To determine if the determined seed value 124 is the same as seed value 110, the determined seed value is sent to a compare seed value component 126. In embodiments, the compare seed value component 126 compares the numeric value of the determined seed value 124 to the seed value 110. The comparison may be a bit-by-bit comparison, e.g., the bit in position two (2) is the same for both seed values, or mathematical comparison, for example, subtracting the determined seed value 124 from the seed value 110 to determine if the result is zero. Other comparisons are possible and contemplated. If the determined seed value 124 compares favorably to the seed value 110, the client 104 installs the software 113 and/or executes the software 113.
A method 200 for generating and reversing a hash is shown in
Provide operation 204 provides a seed value. The seed value 110 (
Generate operation 206 generates a hash. In embodiments, the hash algorithm component 108 (
Create operation 208 creates a digital signature. In one embodiment, an encryption engine 116 (
Extract operation 212 extracts the hash. A decryption method related to the encryption method used in create operation 208 decrypts the received digital signature 118 (
Reverse operation 214 reverse the hash. In embodiments, the reverse hash algorithm component 122 (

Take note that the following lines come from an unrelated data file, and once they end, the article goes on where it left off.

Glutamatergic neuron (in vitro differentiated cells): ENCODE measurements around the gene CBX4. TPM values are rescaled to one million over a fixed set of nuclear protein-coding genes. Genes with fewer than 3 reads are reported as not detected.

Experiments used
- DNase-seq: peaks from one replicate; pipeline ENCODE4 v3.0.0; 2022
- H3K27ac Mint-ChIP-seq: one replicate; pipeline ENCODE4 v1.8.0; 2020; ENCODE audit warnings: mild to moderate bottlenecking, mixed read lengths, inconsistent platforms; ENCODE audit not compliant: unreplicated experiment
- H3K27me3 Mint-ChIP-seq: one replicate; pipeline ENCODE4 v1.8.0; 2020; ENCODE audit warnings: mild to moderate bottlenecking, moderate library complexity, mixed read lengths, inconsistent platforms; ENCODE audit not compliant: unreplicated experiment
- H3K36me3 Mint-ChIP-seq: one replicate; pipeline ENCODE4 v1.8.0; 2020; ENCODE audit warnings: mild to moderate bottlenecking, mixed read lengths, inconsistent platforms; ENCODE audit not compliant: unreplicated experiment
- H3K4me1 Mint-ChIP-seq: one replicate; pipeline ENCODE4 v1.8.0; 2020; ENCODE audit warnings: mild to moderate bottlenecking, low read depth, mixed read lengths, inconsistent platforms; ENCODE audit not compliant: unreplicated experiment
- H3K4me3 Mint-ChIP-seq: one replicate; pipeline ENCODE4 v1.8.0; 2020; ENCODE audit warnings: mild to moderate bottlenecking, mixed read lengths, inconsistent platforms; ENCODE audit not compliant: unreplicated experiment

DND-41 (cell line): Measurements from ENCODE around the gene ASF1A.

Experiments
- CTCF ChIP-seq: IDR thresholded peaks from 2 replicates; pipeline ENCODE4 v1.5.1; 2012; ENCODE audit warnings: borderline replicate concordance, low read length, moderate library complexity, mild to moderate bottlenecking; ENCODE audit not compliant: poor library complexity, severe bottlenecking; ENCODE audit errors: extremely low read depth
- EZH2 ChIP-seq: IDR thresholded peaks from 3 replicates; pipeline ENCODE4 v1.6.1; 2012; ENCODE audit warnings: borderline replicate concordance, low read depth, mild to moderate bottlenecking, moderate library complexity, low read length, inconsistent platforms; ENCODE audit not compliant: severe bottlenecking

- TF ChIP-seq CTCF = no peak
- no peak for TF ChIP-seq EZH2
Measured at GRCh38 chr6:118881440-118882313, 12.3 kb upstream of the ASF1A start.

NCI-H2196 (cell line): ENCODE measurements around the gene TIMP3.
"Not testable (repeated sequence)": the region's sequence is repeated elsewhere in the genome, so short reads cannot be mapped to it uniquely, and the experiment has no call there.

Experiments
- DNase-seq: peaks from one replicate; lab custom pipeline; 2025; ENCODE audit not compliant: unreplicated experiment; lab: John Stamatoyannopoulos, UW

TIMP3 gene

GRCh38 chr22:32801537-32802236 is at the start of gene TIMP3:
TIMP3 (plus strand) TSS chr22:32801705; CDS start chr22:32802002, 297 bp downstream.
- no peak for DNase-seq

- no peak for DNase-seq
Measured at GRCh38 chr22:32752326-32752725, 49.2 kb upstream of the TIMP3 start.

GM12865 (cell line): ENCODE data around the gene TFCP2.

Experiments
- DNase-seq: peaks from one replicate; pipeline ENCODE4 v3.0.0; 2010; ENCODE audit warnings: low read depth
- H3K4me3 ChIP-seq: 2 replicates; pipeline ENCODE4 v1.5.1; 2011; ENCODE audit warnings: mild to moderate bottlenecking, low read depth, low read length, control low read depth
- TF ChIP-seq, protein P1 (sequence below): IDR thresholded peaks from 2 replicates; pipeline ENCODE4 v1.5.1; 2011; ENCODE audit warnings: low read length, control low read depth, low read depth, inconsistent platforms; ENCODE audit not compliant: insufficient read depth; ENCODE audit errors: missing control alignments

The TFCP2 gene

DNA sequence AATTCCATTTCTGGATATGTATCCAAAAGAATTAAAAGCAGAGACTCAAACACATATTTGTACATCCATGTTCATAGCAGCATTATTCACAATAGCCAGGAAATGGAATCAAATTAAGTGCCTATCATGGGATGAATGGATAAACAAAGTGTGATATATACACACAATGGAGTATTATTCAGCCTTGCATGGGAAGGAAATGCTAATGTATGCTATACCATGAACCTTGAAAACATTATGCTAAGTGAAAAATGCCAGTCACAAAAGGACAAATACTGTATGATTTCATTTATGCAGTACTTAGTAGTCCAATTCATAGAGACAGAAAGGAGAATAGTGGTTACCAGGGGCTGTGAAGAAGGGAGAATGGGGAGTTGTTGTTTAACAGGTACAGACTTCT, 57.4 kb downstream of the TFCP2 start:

Compare operation 216 compares the seed values. The seed value 124 (
If the seed values do compare, the process flows YES to allow operation 222. Allow operation 222 allows the installation or execution of the software 113 (
An exemplary embodiment method 300 for creating a digital signature is shown in
Provide operation 304 provides a seed value. In the example shown in
Add operation 312 adds the mask to the concatenated seed and data as a second function. The binary add function 516 (
Determine operation 316 determines if another iteration of the function is required. In one embodiment, the same functions are performed successively for a predetermined number of iterations. Different functions may also be performed in subsequent operations. If there is another iteration, the process 300 flows YES to determine operation 308. As shown generally at 528 (
The process 400 for reversing the hash 530 (